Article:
Jason, again, touched upon a very powerful first step for anyone interested in the long-term productivity plan. He talked about assessing your time and noting how you are spending your time during the day and week. Peter Drucker, in his book “The Effective Executive” spent the majority of his book discussing time management because it is such an important concept to tackle if you want to become more effective. Drucker suggested “know thy time” as a precursor to any adjustment you will have to make to your daily routine. This simple yet powerful principle is essential to help you better understand how you are spending your efforts. Take notes of how you are spending your time, then go back and ask yourself:

  1. What tasks are taking most of my time during the day and week?
  2. Which tasks should I be working on that will lead me to accomplish my goals?
  3. Are those tasks in my first list matching the ones in my second list?

Obvious, but not necessarily easy. Most of your time should be spent on those tasks that are directly associated with your goals, and if you are not spending most of your time on those, than no matter how productive you become every day (be it 1%, 5% or 10%!) the amount of productivity increased won’t matter if you are not focusing on what’s important.

Getting stuff done isn’t the goal. Getting the RIGHT stuff done, is.

Once you’ve identified what are the right tasks, the ones where you should spend more of your time then you can start thinking about ways to become more productive. This is long-term planning. If you always know how to spend your time, then when those unplanned events happen, you won’t be thrown off balance trying to recover your time.

Don’t focus on small or big improvements. Decide what you need to improve first.


Better Time Management with Smart Calendars

March 12, 2009

Use your calendar to your advantage

Smart calendar done right

Using calendar the smart way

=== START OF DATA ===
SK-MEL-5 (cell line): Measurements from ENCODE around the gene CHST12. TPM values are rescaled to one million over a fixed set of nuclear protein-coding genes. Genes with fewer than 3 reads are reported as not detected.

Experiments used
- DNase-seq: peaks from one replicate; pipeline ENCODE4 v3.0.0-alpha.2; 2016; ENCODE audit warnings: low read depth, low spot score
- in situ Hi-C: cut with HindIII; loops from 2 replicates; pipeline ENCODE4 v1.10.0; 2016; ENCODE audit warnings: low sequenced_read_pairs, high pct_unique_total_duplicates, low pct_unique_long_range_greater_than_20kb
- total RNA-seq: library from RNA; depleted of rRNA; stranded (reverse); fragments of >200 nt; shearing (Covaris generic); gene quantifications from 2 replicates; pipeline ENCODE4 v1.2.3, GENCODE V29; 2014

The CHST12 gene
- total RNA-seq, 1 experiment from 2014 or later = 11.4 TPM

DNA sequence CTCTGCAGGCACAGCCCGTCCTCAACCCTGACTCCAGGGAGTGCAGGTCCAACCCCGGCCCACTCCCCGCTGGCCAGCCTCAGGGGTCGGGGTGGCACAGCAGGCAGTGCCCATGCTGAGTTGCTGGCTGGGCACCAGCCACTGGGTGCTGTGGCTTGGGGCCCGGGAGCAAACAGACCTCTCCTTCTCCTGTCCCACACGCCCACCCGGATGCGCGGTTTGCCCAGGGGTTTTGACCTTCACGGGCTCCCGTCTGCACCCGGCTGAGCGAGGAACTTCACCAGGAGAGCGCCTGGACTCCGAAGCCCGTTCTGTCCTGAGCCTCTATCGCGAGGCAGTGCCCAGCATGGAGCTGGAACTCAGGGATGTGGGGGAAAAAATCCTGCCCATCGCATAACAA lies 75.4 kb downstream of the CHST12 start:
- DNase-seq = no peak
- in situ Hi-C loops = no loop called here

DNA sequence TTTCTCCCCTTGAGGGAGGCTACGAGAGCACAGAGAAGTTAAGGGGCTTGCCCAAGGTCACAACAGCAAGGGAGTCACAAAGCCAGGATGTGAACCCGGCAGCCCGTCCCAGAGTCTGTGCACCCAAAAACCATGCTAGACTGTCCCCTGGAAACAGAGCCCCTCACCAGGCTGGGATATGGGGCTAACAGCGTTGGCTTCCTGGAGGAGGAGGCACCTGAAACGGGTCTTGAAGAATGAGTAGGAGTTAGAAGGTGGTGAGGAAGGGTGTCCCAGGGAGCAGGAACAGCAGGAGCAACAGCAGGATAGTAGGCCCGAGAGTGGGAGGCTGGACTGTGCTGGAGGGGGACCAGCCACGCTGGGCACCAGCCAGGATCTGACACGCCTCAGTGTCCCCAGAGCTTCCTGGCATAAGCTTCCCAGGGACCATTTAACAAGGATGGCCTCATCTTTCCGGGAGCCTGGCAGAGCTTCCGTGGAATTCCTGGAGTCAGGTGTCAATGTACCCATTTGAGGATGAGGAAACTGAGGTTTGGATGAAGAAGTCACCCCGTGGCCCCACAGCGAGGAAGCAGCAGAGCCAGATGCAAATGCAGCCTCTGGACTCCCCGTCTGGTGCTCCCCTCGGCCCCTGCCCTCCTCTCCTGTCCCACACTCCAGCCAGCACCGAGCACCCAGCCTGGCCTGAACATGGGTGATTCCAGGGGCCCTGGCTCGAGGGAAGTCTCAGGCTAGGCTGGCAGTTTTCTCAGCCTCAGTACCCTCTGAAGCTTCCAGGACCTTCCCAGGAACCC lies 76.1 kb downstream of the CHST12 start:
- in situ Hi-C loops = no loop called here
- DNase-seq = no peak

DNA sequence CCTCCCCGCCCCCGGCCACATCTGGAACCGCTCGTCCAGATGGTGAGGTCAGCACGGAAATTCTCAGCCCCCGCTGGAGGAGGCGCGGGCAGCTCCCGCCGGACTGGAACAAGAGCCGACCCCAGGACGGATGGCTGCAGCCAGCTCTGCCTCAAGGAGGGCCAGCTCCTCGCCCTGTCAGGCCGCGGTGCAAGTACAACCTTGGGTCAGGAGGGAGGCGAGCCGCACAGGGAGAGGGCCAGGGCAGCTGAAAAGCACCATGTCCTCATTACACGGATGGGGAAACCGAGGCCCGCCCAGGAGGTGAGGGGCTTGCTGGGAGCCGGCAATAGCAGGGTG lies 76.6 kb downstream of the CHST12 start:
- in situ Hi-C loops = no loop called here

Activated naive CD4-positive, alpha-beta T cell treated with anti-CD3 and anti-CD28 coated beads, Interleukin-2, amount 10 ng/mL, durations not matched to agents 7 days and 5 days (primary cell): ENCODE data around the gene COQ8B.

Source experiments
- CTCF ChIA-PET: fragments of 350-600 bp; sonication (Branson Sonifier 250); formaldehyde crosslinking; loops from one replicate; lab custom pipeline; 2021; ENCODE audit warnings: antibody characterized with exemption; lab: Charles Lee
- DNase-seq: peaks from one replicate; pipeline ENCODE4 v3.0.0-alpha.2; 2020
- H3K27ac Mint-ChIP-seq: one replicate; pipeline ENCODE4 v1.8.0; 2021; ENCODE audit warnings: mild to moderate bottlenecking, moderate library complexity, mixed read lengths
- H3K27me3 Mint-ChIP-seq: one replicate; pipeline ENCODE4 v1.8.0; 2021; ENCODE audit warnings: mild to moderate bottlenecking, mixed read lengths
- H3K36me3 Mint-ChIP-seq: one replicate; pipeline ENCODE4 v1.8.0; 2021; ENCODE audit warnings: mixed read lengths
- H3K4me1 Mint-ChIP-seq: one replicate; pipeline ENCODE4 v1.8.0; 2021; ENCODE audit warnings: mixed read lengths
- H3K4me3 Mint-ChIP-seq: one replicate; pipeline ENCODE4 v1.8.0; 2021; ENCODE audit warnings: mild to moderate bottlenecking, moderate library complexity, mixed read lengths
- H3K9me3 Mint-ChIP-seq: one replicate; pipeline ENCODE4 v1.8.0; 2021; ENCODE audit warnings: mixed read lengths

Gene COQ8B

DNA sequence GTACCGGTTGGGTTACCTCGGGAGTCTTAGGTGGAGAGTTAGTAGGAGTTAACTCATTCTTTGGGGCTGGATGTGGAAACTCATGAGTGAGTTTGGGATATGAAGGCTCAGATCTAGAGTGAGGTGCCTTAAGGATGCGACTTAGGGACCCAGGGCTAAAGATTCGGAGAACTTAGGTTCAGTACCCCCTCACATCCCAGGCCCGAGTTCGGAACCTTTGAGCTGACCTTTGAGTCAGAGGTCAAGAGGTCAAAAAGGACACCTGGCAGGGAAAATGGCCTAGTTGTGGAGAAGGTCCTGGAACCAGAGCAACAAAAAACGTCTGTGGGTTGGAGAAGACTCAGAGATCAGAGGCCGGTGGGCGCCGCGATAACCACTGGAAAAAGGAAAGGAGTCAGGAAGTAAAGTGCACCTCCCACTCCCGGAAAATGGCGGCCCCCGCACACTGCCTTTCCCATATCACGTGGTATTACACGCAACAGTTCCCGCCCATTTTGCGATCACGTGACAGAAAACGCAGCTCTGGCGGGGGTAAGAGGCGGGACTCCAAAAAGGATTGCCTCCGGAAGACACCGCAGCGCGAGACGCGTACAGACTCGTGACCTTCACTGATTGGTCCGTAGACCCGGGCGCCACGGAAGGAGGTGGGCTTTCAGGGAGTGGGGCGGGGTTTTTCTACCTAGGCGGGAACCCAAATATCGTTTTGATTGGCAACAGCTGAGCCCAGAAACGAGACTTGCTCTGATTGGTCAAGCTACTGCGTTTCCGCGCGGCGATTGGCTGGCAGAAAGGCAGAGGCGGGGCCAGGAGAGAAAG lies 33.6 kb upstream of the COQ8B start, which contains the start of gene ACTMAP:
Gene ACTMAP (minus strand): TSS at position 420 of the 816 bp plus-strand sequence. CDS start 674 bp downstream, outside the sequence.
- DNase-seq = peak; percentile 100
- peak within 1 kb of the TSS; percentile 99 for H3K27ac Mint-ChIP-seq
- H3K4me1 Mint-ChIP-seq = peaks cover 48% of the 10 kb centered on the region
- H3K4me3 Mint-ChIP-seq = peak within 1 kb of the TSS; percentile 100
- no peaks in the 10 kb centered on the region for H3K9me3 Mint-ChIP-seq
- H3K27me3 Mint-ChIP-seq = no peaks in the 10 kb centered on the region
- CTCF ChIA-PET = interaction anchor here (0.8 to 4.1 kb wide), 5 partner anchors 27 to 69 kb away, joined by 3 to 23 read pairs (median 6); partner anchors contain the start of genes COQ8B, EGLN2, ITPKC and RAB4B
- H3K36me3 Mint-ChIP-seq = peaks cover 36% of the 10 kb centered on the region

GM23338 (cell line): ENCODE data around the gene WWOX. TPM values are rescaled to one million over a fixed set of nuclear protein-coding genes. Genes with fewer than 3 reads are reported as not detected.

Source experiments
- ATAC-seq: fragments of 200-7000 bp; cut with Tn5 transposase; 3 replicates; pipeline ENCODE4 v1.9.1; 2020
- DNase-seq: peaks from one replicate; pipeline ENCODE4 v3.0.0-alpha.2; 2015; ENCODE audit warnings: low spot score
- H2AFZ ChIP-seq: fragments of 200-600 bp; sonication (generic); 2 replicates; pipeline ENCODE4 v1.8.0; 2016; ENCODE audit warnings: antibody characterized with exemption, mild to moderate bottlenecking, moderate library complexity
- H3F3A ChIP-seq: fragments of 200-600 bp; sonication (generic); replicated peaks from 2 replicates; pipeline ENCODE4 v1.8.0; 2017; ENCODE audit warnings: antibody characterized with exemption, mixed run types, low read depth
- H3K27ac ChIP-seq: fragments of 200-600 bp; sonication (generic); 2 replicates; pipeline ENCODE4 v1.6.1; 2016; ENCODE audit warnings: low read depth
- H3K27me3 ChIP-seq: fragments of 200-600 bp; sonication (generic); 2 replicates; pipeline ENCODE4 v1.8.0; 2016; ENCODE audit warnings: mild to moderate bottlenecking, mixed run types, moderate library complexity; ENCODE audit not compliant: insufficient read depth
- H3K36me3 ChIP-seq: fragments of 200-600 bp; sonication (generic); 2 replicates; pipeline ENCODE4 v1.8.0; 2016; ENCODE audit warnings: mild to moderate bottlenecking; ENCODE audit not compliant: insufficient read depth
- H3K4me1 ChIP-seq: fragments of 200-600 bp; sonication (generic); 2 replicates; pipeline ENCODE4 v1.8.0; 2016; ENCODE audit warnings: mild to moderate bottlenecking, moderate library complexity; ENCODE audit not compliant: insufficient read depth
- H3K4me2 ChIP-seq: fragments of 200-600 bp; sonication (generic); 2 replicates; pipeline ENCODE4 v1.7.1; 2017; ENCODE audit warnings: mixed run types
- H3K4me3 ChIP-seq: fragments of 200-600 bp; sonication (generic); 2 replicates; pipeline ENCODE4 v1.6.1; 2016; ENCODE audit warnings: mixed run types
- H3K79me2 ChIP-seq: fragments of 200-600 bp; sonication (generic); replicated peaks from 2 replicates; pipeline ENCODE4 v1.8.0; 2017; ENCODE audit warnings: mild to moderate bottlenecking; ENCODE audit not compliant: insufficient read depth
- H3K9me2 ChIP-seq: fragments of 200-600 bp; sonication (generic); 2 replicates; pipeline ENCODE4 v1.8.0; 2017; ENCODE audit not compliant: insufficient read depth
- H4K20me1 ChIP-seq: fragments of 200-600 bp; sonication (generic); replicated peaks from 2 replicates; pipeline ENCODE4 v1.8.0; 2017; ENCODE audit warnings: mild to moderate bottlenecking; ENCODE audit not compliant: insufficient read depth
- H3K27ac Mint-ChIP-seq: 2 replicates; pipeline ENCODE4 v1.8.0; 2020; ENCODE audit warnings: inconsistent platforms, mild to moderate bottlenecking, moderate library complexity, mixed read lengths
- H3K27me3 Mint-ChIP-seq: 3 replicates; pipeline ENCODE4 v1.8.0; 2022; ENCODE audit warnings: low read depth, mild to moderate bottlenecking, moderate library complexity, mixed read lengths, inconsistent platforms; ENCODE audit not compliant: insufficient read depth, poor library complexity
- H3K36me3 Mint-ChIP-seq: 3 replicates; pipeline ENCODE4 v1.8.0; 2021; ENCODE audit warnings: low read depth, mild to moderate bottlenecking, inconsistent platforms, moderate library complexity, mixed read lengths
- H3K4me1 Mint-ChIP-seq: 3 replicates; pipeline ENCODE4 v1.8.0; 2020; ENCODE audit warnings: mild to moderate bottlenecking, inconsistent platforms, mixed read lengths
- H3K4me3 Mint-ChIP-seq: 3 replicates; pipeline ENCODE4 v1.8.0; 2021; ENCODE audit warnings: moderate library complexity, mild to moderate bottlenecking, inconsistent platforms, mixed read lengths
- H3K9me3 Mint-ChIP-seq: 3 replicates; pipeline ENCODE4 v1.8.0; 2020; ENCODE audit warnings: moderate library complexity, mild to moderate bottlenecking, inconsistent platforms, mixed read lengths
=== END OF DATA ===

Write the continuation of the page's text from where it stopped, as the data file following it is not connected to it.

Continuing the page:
I’ve noticed throughout the years that if something is not on my task list it won’t get done. Yes, I may remember the task from time to time and I write it down in a yellow sticky note, but getting it into my task list (be it in Outlook where I centralize everything, or in a paper notebook that I used back in the day) triggers some type of psychological commitment that is not the case otherwise. And besides, once is in my task list (I use MS Outlook to manage my tasks, see my post on Task Management with Outlook), I can then prioritize and classify accordingly.

But the other side of getting stuff done and being effective at managing your time has to do with meetings.  Seth Godin says there are three types of meetings: 

  • Information: designed to inform
  • Discussion: where the leader wants feedback
  • Permission: where the other side has the power to say ‘yes’ or ‘no’

 

Although I think he simplified a bit (I can think of at least 3 other types that are not covered there, but that’s a post for another time), I get his point. Unless you know what the meeting if for, you won’t be prepared for it, and you won’t have a very productive meeting. Unproductive meetings are a drag on your time and therefore on your ability to be a better manager. The subject of running effective meetings has been discussed in several other blogs so I’ll focus at the narrower topic I outlined in the beginning, which is managing your time via smart use of your calendar.